“While we teach, we learn.” – Roman philosopher Seneca
They say that teaching is the best way to learn. I’ve been teaching feng shui in workshops and certification training since 2006. And the questions my students have asked me have given me the impetus for discovery to study and learn deeper.
In many feng shui workshops we talk about the Bagua Map. The Bagua Map is an energetic grid that we place over structures or places to help us divine and decode what is going on in the occupants life. (In feng shui, we recognize that our homes are a mirror reflection of what is going on inside our minds and in our lives.)
Each gua is represented by one of the Five Elements of Wood, Fire, Earth, Metal or Water. And each of the areas has layers of symbolism. There are associated colors, materials, and shapes to name a few.
When reviewing the Bagua map in one of our classes, one student recently asked,
“Why is it that the circle is associated with the Metal Element and the square is associated with the Earth Element?”
The strange thing is, Big Metal is associated with Heaven energy and the masculine. It is often associated with sharp angular lines. In contrast, Big Earth is associated with yin, feminine energy and planet earth. But our modern views is that the earth is round. So why isn’t a circle related to Earth and female energy, and Metal related to square, angular shapes and male energy?
Well, we need to think back to ancient times. They observed the heavens as a sphere above us – therefore a circular shape. The earth however was a horizontal plane, therefore a square.
Upon bringing her into the discussion, a dear friend and feng shui colleague, Rosalie Prinzivalli, added that the energy of Earth is low and horizontal, as it follows the surface of the earth. Also, she sees in her mind’s eye, that when Metal contracts (which is the movement of metal), it becomes denser and pulls in on all sides, creating a circle.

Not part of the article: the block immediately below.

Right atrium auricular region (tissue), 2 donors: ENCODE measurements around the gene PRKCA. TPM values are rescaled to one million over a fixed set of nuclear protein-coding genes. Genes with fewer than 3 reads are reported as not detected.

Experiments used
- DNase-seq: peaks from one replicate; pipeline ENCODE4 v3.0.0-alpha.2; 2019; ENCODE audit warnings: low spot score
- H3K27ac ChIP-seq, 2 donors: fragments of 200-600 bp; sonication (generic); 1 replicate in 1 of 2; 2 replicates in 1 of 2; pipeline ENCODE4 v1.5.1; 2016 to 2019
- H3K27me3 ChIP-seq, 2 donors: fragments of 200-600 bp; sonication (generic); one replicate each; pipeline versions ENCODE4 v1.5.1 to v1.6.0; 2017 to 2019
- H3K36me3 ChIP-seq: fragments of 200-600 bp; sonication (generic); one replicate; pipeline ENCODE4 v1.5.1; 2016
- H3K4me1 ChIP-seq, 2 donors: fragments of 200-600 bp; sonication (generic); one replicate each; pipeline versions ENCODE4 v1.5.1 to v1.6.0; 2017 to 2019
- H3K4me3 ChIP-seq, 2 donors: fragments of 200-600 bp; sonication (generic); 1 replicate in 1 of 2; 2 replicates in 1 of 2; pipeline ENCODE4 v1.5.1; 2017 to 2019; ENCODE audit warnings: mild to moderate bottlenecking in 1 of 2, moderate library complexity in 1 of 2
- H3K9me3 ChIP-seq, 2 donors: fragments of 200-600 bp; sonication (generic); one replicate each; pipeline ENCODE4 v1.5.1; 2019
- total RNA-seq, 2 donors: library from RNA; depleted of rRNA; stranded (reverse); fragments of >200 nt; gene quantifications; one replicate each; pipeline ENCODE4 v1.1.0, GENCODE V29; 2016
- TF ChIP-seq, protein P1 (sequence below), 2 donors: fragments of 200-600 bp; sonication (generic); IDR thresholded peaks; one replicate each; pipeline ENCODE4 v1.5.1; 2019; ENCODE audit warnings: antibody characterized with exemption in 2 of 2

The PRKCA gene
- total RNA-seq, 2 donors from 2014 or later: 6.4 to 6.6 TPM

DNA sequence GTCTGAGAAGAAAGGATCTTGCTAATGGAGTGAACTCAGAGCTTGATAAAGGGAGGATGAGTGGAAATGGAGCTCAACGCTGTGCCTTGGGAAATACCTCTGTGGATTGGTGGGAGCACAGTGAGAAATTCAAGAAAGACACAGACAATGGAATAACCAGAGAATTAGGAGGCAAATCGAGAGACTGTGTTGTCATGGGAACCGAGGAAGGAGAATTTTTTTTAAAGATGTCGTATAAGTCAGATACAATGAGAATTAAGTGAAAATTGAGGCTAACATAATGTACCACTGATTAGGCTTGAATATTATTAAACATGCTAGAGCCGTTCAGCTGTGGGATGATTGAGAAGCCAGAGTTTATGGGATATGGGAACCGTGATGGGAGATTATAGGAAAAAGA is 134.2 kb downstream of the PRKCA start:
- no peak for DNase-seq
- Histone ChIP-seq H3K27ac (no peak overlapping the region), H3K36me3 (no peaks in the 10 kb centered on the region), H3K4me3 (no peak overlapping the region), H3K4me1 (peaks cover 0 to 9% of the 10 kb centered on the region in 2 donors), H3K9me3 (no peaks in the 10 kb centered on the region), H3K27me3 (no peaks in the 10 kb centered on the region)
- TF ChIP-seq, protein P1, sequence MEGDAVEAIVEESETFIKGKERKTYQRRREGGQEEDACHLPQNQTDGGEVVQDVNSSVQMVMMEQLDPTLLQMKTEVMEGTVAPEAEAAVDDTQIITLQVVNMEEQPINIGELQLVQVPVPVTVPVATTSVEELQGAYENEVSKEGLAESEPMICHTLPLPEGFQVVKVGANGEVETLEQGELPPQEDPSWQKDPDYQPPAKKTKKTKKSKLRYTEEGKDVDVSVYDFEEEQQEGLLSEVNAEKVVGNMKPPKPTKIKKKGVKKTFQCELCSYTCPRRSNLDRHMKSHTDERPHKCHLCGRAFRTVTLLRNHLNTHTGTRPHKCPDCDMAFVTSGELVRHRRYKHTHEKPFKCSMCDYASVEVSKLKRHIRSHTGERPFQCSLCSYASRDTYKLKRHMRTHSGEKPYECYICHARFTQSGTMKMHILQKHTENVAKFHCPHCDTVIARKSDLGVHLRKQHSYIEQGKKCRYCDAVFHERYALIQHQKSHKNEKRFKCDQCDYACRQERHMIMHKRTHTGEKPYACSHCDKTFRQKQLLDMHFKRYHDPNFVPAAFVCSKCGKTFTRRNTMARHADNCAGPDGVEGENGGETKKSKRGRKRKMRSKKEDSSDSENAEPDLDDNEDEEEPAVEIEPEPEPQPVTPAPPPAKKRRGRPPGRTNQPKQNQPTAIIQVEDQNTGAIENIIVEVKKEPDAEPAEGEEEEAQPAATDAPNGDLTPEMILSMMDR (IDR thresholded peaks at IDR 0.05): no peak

The ancient Chinese, along with much of the ancient world, associated the circle with unity, perfection and completeness. Drawing a perfect circle is almost impossible without the use of instruments. A circle is mysterious and therefore, the circle was the shape of the unknowable, the heavens.
On the other hand, the square, with it’s straight lines and sharp corners, is associated with law and regulation, therefore, the realm of man. It is a stable structure and firmly grounded, therefore, the earth (for instance, think of a table with four legs).
In alchemy, the circle represents the spiritual because it is infinite, has no end. The square is often the symbol of material because the many physical things that are in fours, such as seasons, the elements (western), and directions. The angles point to the four compass directions.
Lastly, with all of this symbolism in mind, the Chinese use a circle within a square to represent Heaven on Earth. Using this symbol in architecture helps us to connect the Divine to our place on earth. How wonderful!
Do you have an example of this you’d like to share? Please post to my private Facebook page. Look forward to seeing you there!